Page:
MR appearance of postoperative foreign body granuloma: Case report with pathologic confirmation
[Show abstract] [Hide abstract] ABSTRACT: Imaging assessment of the lumbosacral spine following surgery is complex and depends upon several factors, including the anatomy of the patient, the surgical procedure and the disease process for which it was performed, the age of the patient, the biomechanical condition of the underlying cortical and cancellous bone, intervertebral disc and musculoligamentous tissues, the time since surgery procedure and the duration and nature of the postsurgical syndrome. Depending upon these factors, one or a combination of complementary imaging modalities may be required to demonstrate any clinically relevant abnormality, to assist the surgeon in deciding if repeat surgery is necessary, its nature and at which vertebral level(s) it should be directed. This review stresses the important role of MRI following lumbar discectomy, intervertebral fusion and/or instrumentation in achieving the most beneficial and timely outcome in the patient presenting with an acute, subacute or chronic failed back surgery syndrome.0Comments 64Citations
- "...s tissue reaction peripherally, and central foreign body material lacking mobile protons (Fig. 10) . This also explains the centrally nonenhancing area on contrast-enhanced T1-weighted images. ..."The lesion shows a moderate degree of peripheral contrast enhancement on T1- weighted images, believed to be related to an inflammatory foreign-body reaction. On T2-weighted images these lesions give low signal, presumably reflecting a dense fibrous tissue reaction peripherally, and central foreign body material lacking mobile protons (Fig. 10) . This also explains the centrally nonenhancing area on contrast-enhanced T1-weighted images.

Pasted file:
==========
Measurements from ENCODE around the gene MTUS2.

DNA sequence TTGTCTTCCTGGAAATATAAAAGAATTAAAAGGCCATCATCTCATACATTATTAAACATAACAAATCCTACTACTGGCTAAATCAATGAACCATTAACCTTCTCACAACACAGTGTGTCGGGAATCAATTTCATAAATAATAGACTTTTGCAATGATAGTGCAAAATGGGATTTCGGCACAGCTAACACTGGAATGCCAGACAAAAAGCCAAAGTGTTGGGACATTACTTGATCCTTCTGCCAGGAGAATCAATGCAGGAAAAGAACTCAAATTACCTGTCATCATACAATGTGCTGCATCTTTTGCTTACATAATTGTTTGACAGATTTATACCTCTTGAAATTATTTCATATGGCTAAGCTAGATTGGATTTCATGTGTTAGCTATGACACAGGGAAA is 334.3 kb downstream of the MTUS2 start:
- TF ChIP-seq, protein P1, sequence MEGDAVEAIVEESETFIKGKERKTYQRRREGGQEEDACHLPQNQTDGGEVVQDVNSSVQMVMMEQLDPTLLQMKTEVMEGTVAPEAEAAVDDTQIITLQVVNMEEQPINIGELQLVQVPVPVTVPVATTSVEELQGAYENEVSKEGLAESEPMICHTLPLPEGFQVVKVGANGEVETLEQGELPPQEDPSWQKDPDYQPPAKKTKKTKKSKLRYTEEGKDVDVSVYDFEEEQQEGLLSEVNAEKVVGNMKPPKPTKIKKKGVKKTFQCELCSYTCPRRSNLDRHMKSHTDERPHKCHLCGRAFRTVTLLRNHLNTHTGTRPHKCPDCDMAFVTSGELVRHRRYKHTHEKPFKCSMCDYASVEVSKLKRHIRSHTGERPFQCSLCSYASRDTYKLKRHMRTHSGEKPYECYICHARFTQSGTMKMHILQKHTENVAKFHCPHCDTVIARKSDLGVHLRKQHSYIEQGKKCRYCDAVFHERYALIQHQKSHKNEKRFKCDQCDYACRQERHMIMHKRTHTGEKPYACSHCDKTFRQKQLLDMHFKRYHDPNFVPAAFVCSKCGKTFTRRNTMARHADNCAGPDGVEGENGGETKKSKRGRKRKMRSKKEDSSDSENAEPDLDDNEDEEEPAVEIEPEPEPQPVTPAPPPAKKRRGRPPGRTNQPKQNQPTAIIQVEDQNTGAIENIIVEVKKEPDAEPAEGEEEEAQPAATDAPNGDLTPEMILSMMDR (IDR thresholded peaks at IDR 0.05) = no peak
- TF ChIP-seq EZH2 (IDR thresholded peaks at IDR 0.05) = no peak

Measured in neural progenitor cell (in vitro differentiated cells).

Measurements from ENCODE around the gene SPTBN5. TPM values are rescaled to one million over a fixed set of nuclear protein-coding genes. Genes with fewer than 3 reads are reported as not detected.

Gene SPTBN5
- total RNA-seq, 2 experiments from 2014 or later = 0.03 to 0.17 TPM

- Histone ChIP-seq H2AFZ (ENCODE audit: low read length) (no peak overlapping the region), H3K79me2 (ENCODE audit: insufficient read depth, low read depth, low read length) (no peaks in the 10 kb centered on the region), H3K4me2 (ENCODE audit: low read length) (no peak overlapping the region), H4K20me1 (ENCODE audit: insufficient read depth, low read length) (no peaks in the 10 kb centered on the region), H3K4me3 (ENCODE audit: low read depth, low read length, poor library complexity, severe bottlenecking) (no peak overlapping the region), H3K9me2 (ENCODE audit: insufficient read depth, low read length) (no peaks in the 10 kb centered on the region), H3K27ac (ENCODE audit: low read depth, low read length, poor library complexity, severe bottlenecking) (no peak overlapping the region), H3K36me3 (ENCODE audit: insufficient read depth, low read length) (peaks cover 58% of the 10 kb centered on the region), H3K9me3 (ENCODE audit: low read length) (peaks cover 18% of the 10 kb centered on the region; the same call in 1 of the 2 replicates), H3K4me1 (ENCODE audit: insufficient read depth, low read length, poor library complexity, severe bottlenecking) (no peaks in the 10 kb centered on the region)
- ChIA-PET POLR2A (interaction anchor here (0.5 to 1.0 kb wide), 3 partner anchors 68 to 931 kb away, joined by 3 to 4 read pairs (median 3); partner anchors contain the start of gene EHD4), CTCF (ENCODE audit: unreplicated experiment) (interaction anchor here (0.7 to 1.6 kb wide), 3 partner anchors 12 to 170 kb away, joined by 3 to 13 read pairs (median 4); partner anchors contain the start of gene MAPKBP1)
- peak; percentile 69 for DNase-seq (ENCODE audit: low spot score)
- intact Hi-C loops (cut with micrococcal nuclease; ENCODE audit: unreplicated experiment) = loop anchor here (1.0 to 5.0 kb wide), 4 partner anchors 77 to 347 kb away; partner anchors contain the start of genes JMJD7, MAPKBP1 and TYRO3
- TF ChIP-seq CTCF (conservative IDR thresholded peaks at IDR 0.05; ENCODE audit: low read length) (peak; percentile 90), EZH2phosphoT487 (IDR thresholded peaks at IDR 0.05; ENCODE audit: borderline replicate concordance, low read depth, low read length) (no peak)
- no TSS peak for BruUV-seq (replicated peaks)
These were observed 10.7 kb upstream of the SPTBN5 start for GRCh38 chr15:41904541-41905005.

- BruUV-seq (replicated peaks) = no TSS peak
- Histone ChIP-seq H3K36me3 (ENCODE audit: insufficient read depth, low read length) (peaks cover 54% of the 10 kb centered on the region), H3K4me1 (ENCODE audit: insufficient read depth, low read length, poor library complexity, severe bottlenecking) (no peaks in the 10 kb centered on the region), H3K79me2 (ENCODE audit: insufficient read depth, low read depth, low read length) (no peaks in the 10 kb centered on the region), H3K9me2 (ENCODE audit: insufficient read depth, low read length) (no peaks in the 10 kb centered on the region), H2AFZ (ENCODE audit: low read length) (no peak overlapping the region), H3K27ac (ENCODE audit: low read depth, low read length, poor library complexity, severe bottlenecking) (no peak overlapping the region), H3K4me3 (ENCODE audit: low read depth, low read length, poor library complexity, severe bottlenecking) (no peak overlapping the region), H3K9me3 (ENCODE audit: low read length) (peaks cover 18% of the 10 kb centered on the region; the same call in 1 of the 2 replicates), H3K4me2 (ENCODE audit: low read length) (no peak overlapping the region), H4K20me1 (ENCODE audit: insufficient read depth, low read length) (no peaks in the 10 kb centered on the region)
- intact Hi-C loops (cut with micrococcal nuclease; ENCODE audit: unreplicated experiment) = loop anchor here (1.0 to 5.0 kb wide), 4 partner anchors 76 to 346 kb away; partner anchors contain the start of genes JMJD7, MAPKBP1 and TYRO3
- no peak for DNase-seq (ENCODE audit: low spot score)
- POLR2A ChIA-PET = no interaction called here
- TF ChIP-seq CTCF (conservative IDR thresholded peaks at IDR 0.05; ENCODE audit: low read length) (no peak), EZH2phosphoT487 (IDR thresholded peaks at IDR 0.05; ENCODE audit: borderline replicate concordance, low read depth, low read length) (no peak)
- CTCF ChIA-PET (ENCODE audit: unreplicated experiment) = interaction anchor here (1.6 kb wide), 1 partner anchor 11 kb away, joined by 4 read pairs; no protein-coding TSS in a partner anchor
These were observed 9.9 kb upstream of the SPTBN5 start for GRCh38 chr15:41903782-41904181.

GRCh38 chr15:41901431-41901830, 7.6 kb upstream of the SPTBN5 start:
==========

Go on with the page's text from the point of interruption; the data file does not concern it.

- [Show abstract] [Hide abstract] ABSTRACT: This report describes two cases of textiloma (gossypiboma, foreign body granuloma). These so-called "cottonoids" (Codman, U.S.A.) were inadvertently left behind in the operation wound following spinal surgery for an intervertebral disk herniation. Both textilomas were located paraspinally. These relatively uncommon lesions should be differentiated from paraspinal tumors, as well as from other postoperative complications, such as scar formation. Although plain radiography generally gives a characteristic image due to a marking filament, the CT and especially MR findings are less well known.0Comments 50Citations
- [Show abstract] [Hide abstract] ABSTRACT: Gadolinium-DTPA enhanced MRI is the modality of choice when imaging central nervous system infratentorial tumors in the pediatric population. The detection of a new enhancing lesion following initiation of therapy is typically considered pathognomonic for recurrent or metastatic tumor. We report two pediatric patients with infratentorial central nervous system tumors who demonstrated new areas of enhancement with gadolinium-DTPA enhanced MRI following initiation of multimodality therapy. Both patients had surgical biopsy of the new lesions with histologic review failing to demonstrate viable tumor. These studies suggest caution in considering new enhancing lesions detected by MRI in a child with a brain tumor pathognomonic for new sites of active tumor.0Comments 4Citations
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